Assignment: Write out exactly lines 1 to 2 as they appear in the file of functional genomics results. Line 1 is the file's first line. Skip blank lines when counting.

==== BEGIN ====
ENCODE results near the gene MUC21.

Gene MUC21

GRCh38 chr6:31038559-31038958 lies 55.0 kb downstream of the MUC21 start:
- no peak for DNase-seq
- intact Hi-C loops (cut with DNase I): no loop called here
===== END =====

ENCODE results near the gene MUC21.

Gene MUC21